At both time points a similar proportion of mothers had initiated breastfeeding but had already stopped breastfeeding at 14 weeks (17.1% vs 17.0%; p = 0.95). At both time points most of the mothers who stopped did so by the time the baby was 4 weeks old (69.4% KIBS1; 54.1% KIBS2), but at KIBS2 the duration of breastfeeding was longer among mothers who had stopped breastfeeding, as shown by the Kaplan Meier curve (p = 0.0015) (Fig. 1). Cox regression analysis further shows that the hazard ratio for stopping breastfeeding was significantly lower at KIBS2 vs KIBS1 (aHR; 95% CI 0.8 (0.6–0.9) but that no other factors were significantly associated with stopping breastfeeding (Supplementary Table 1).

Fig. 1
figure1

Kaplan-Meier life table curve comparing KIBS1 and KIBS2 surveys, with respect to stopping breastfeeding

Reasons for not breastfeeding among mothers at 14 weeks

Among infants attending with their mother a similar proportion were not breastfed at 14 weeks (either never breastfed or stopped breastfeeding) at both time points (954/3659; 26.1% vs 192/788; 24.4%; p = 0.30).

At KIBS2 those mothers who were no longer breastfeeding reported the primary reason for the decision to either not initiate breastfeeding and to stop breastfeeding. The commonest reason reported for stopping breastfeeding was that the mother had returned to work or school, and the commonest reason for never breastfeeding was concern about the mother’s health, including HIV. Among the 43 mothers who mentioned their own health as the main reason for stopping breastfeeding, 39 (90.7%) reported themselves HIV positive. Other common reasons for not breastfeeding were challenges related directly to breastfeeding; 54/192 (28.1%) mothers reported breastfeeding problems including problems related to the baby, to breast health and failure to establish breastfeeding (Table 4).

Table 4 Reasons for no longer breastfeeding at 14 weeks as reported by mothers at KIBS 2

Reasons for not breastfeeding: returning to work or school

At KIBS1 and KIBS2 it was common for mothers to have returned to work or school by the time the baby reached 14 weeks (542/3659; 14.8% vs 103/788; 13.1%; p = 0.36). At KIBS2 returning to work or school was the commonest reason reported by mothers for early cessation of breastfeeding (Table 4). Multi-variable analysis showed that after controlling for participants differences between the time points (education level; relationship with child’s father; use of electricity for cooking; receiving a child support grant) mothers who had returned to work or school were significantly more likely not to be breastfeeding at 14 weeks (AOR 3.8; 95% CI 3.1–4.6).

At KIBS1 mothers who had returned to work or school were less likely to have initiated breastfeeding than non-working or schooling mothers (19.4% vs 8.6%), but this difference was not present at KIBS2 (6.8% vs 7.3%). However, in both surveys mothers who had returned to work or school were less likely to be breastfeeding exclusively compared to non-working/schooling mothers.

Table 5 shows that the significant improvements in EBF rates achieved among non-working/schooling mothers between KIBS1 and KIBS2, are not shown among mothers who had returned to work or school. However, there are small improvements in all indicators for working/ schooling mothers. Controlling for baseline characteristics did not alter the overall findings for mothers returning to work or school.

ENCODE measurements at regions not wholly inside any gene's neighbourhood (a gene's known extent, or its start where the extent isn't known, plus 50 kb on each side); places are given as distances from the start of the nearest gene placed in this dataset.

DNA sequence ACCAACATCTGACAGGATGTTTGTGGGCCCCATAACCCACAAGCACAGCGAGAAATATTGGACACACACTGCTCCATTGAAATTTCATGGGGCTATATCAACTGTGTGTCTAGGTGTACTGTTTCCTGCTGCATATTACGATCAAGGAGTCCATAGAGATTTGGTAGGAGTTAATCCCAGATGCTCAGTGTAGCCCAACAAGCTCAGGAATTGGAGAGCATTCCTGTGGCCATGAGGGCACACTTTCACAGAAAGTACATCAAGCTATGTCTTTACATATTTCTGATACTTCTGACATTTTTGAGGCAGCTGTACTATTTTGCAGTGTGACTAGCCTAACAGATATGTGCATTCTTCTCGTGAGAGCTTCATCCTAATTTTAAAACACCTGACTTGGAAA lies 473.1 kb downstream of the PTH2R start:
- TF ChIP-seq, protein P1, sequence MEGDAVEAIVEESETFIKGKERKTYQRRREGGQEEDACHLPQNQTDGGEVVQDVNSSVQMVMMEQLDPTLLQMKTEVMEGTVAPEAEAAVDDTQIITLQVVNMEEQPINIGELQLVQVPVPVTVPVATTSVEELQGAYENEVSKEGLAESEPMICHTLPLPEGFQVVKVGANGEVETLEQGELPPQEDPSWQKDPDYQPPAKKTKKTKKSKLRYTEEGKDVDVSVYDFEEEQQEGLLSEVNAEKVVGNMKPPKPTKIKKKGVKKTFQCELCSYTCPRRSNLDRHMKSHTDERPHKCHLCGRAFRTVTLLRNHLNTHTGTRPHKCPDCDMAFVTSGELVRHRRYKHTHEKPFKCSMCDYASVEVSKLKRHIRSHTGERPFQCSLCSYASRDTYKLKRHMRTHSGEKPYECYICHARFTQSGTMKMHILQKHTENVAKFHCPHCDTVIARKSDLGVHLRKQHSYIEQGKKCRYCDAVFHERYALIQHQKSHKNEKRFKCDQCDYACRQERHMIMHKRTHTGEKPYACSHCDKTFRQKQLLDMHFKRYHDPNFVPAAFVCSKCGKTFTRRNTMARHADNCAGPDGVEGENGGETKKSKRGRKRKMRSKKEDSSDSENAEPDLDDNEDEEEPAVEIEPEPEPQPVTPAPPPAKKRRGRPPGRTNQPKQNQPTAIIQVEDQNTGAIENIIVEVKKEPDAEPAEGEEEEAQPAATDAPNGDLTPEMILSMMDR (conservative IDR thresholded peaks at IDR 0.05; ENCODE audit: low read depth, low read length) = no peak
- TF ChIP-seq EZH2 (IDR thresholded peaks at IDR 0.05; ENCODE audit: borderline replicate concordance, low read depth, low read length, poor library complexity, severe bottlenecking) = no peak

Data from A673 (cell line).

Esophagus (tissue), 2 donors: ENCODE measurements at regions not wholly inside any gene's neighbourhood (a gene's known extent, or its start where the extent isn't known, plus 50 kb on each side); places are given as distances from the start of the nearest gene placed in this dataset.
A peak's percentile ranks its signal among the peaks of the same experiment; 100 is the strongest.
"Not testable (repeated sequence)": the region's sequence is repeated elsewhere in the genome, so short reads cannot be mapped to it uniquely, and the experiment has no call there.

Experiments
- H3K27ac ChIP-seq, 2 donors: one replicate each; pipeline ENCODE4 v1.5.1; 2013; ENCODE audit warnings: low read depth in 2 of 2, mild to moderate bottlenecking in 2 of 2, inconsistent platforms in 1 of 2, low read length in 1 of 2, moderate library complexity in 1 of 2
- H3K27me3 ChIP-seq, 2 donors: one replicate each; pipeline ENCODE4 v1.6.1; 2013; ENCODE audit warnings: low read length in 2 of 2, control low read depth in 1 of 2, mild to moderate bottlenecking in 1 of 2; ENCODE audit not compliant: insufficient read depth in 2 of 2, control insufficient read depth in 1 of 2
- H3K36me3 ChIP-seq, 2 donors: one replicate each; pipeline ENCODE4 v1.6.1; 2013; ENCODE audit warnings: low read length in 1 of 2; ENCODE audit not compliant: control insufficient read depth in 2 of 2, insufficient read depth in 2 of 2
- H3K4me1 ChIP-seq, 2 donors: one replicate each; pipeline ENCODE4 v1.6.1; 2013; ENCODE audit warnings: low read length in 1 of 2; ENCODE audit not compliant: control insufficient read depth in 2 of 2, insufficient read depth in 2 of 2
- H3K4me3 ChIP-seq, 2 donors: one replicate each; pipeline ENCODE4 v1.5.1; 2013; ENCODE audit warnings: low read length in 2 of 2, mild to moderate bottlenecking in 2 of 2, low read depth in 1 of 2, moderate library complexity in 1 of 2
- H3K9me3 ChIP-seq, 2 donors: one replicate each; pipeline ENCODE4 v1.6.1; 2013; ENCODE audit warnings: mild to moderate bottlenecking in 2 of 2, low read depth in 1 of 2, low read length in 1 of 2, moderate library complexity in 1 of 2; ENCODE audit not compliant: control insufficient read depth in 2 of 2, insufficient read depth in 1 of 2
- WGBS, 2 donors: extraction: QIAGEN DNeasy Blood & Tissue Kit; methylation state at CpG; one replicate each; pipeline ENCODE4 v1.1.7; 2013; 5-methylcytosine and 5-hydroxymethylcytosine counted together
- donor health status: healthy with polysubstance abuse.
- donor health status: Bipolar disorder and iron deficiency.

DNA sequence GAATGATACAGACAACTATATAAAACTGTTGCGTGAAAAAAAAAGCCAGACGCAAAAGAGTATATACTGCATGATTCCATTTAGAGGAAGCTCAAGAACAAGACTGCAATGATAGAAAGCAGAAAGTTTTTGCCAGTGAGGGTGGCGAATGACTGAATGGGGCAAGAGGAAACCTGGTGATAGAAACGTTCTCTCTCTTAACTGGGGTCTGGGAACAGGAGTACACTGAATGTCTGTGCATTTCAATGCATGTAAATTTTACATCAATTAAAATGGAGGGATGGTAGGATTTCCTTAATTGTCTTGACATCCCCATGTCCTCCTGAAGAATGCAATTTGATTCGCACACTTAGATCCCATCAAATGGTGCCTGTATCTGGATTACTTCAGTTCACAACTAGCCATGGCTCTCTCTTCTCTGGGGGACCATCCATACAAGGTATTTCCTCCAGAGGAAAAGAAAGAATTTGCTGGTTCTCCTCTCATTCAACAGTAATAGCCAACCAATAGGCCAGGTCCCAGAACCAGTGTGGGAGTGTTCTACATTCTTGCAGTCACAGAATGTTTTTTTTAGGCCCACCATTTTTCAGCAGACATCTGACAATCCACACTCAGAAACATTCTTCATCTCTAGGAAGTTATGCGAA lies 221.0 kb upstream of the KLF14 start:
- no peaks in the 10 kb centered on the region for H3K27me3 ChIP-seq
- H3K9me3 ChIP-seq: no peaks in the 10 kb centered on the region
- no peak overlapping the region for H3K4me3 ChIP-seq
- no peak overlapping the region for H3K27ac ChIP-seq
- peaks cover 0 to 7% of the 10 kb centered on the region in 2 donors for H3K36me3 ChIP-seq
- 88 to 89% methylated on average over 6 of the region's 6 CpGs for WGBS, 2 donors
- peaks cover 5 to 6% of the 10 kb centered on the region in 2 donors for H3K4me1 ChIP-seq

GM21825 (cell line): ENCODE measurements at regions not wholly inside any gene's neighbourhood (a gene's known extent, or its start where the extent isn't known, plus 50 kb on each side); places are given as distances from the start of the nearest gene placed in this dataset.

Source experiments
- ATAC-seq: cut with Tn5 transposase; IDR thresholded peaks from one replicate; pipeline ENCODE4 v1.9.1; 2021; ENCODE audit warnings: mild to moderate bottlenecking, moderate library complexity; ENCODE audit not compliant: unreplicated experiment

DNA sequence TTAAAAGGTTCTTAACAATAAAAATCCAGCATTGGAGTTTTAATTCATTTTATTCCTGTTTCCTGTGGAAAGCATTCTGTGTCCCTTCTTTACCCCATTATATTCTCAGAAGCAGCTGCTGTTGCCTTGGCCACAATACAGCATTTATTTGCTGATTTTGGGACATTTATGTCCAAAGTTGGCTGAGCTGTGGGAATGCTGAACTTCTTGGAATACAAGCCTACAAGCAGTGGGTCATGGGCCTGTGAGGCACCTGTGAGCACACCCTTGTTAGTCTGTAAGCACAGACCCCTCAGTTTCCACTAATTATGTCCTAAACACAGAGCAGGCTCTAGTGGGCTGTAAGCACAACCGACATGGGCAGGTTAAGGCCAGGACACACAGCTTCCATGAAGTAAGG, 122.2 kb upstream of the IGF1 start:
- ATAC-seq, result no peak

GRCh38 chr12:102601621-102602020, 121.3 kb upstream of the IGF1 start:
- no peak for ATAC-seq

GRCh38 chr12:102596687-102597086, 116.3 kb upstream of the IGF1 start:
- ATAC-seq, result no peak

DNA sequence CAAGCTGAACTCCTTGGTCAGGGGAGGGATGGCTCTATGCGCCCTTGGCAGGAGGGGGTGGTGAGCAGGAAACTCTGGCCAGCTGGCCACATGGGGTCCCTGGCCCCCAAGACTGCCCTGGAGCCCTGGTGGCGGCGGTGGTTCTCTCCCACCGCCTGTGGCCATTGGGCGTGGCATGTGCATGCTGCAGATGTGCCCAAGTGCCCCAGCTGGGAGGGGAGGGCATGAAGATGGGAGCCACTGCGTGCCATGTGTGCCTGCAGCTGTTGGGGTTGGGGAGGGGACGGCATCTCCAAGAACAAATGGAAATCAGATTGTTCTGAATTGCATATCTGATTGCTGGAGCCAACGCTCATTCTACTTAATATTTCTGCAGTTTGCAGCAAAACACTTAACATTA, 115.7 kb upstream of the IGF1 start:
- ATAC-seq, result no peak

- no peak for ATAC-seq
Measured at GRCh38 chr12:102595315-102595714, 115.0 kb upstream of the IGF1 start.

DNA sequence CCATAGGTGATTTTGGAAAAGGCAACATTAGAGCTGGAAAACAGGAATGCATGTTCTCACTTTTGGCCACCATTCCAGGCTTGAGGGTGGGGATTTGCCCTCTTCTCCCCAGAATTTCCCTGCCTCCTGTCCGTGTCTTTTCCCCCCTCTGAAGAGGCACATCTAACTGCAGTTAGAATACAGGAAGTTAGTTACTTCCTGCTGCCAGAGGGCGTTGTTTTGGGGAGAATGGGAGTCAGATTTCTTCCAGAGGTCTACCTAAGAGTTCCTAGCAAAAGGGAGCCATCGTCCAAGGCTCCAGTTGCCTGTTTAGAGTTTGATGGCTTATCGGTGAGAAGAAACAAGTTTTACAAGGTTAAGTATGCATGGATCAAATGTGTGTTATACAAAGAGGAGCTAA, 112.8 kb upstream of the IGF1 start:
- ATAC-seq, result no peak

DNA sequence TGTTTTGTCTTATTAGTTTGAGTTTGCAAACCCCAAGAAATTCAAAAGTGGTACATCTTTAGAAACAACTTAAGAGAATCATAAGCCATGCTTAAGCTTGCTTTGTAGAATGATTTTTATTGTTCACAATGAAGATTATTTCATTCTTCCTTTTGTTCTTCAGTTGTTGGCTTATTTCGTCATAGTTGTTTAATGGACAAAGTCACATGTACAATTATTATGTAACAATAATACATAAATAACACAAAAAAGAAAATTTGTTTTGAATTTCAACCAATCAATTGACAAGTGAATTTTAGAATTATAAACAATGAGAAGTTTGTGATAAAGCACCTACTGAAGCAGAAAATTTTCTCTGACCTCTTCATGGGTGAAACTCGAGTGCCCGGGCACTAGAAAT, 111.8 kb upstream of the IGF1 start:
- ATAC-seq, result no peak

Table 5 Feeding practices among mothers returning to work or school at KIBS1 and KIBS2

Further, the analysis shown in Table 5 excludes infants brought by a non-maternal caregiver, whose mothers were most often absent because of being at work or school.

Reasons for not breastfeeding: HIV positive

Among participating mothers, 1274/2567 (32.3%wgt) reported themselves HIV positive at KIBS1 and 303/788 (38.7%) at KIBS2. Multi variable analysis showed that after controlling for differences between the time points (education level; relationship with child’s father; use of electricity for cooking; receiving a child support grant) mothers who reported themselves HIV positive were significantly less likely to be breastfeeding at 14 weeks (AOR 2.1; 95% CI 1.7–2.6). At both time points, HIV positive mothers were significantly more likely than HIV negative mothers to report never breastfeeding and to have stopped breastfeeding at 14 weeks (Table 6).

Table 6 Feeding practices among HIV positive and HIV negative women at KIBS1 and KIBS2

Table 6 shows that breastfeeding practices improved among HIV positive mothers between KIBS1 and KIBS2, and this improvement was in line with improvements shown among HIV negative mothers. However, the proportion of HIV positive mothers not breastfeeding at 14 weeks remained similar at both time points (435/1274; 34.1%; 40.2%wgt vs 107/303; 35.3%, p = 0.27). For each of the feeding practices shown in Table 6, differences remained when controlling for differences between participant characteristics between KIBS1 and KIBS2.

Feeding advice provided to mothers

The proportion of mothers who reported receiving feeding advice in the antenatal clinic was similar at both time points (3049/3659; 83.3% vs 662/788; 84.3%, p = 0.74). Comparing KIBS2 with KIBS1 more mothers reported receiving both advice and help with breastfeeding (1809/3659; 49.4% vs 532/788; 66.4%, p < 0.001), and fewer mothers received neither help nor advice with feeding after delivery (624/3659; 17.1% vs 97/788; 12.3%, p = 0.009). Few mothers reported receiving feeding advice during a household visit from a CHW in the postnatal period at both time points (378/3659; 10.3% vs 70/788; 8.9%, p = 0.47).

After controlling for differences in participants characteristics, mothers who received feeding advice in the ANC were less likely to have stopped breastfeeding at 14 weeks compared to mothers who received no advice (AOR 0.71; 95% CI 0.6–0.9). Similarly mothers who received feeding advice from a CHW were less likely to have stopped breastfeeding at 14 weeks (AOR 0.75 95% CI 0.6–1.0). In contrast, mothers who received advice at the time of delivery were more likely to have stopped breastfeeding at 14 weeks compared to mothers who received no advice (AOR 1.33; 95% CI 1.1 = 1.6). However, those mothers who received both advice and help at the time of delivery were less likely to have stopped breastfeeding (AOR 0.83; 95% CI 0.7–1.0).